It’s very easy to do the same thing in our relationship with God. Most of us, if we’re honest, have. You may have been weary and exhausted, caught in some sin, discouraged, or hurt by someone you trusted, and then all of a sudden you woke up two weeks later and found yourself mindlessly coasting—your spiritual gear knocked into neutral. That’s what I mean by a Christian zombie—going through motions but making absolutely no difference in the Kingdom of God.

I’m not talking about being a Pharisee—a hypocrite. They belong to another class of zombies for which I don’t have the time, energy, desire, or word space to describe. I am talking to regular people who love Jesus, follow Jesus, but without knowing it, are aimlessly wandering around out in right field in the high grass near the bleachers, and can’t remember how they got there.

Right now might be a good time to test yourself and see where you land in the zombie zone. January is always a good month for self-evaluation—a good time to check your spiritual oil. Ask yourself the following questions:

  1. Am I existing but not living abundantly? In other words, am I just here getting by? Jesus said in John 10:10 that He had come that we might have life, and might have it abundantly. That means a life of superabundance—excessively good—over and above—life over the top.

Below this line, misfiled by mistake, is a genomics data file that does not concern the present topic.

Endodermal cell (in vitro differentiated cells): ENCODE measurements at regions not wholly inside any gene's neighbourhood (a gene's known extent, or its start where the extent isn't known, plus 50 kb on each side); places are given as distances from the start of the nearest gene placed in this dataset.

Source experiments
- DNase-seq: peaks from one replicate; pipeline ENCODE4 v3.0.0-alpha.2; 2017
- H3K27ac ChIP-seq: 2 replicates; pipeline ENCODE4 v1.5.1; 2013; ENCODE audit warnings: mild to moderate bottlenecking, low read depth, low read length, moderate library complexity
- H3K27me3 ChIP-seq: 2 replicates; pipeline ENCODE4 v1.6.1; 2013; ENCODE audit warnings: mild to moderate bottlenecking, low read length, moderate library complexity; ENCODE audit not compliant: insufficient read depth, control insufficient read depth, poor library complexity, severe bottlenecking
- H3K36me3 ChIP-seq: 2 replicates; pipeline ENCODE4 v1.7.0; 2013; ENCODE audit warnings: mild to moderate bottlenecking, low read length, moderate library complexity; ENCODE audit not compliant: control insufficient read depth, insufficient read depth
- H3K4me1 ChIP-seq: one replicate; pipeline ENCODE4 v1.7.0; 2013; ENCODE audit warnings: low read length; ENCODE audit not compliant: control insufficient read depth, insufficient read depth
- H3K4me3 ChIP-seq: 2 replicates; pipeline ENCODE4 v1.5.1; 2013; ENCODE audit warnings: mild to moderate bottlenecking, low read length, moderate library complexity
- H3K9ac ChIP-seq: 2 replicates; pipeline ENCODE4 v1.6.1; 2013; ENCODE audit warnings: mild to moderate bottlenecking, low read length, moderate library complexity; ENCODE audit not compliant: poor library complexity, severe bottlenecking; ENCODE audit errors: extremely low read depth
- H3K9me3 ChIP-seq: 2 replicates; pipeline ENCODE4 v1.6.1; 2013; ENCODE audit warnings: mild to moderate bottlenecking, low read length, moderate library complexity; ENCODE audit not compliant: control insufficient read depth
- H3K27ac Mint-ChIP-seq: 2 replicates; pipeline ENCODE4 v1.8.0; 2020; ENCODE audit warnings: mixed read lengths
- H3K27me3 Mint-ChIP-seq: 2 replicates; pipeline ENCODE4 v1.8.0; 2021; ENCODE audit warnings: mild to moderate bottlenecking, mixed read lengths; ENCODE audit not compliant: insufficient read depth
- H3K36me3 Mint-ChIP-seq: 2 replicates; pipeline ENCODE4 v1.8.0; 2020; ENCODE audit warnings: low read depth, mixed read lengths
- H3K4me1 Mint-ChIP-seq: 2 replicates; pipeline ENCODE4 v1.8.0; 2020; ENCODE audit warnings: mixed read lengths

2. Am I modeling a powerless life?  Is my life marked by religious piety—that mindless list of do’s and don’ts. A life externally shaped to look one way, but on the inside a life totally empty, like a Hollywood movie set— a hollow, powerless façade. Do I hold a form of godliness, yet I have denied its power? (2 Timothy 3:5a).
  3. Does my daily walk require faith? Am I walking naturally or supernaturally? If the Holy Spirit decided to step out could I survive without Him? Perhaps I am walking without him—walking without any faith whatsoever? A faithless walk is a natural walk that does not require God to get by.
  4. Does my outward reputation match my inward devotion? Is there any passion or do I have it all—job, family, the right church, membership in the right organization, etc…? Do I look good on the outside but feel dead on the inside?

To sum it all up in one simple question:

If Jesus had preached the gospel I’m living right now, would they have crucified him?

Lessons Learned in Silence School (Part 5)

Listening is a lost art. Studies show that the average person can listen for only 15 seconds without responding. In reality, most of those 15 seconds are lost formulating a response to what is being said. If most of us struggle to listen to those around us, how can we hope to hear from God?

I believe God speaks. I don’t happen to believe He stopped talking when the apostle John stopped breathing. That may mess up your theology, but welcome to the club. It messed up my theology too, when I realized a silent God was my theology, not His. If you’re looking for good theology, look no further than Jesus. Jesus is perfect theology. Jesus heard the Father’s voice and we can hear that same voice if we are willing to listen.

I believe God speaks primarily, but not exclusively, through Scripture. The Holy Spirit speaks to our spirit, but rest assured, when He does, He will never do so at the expense of what He has already said in the Bible. He will not contradict Himself, but neither will He limit His options in communicating His purpose, direction, and love for each of us.

Now…enough defense. You can debate if and when, or why and why not. I would rather hear one word from God than listen to all the theologians of the world. God will speak if you will listen.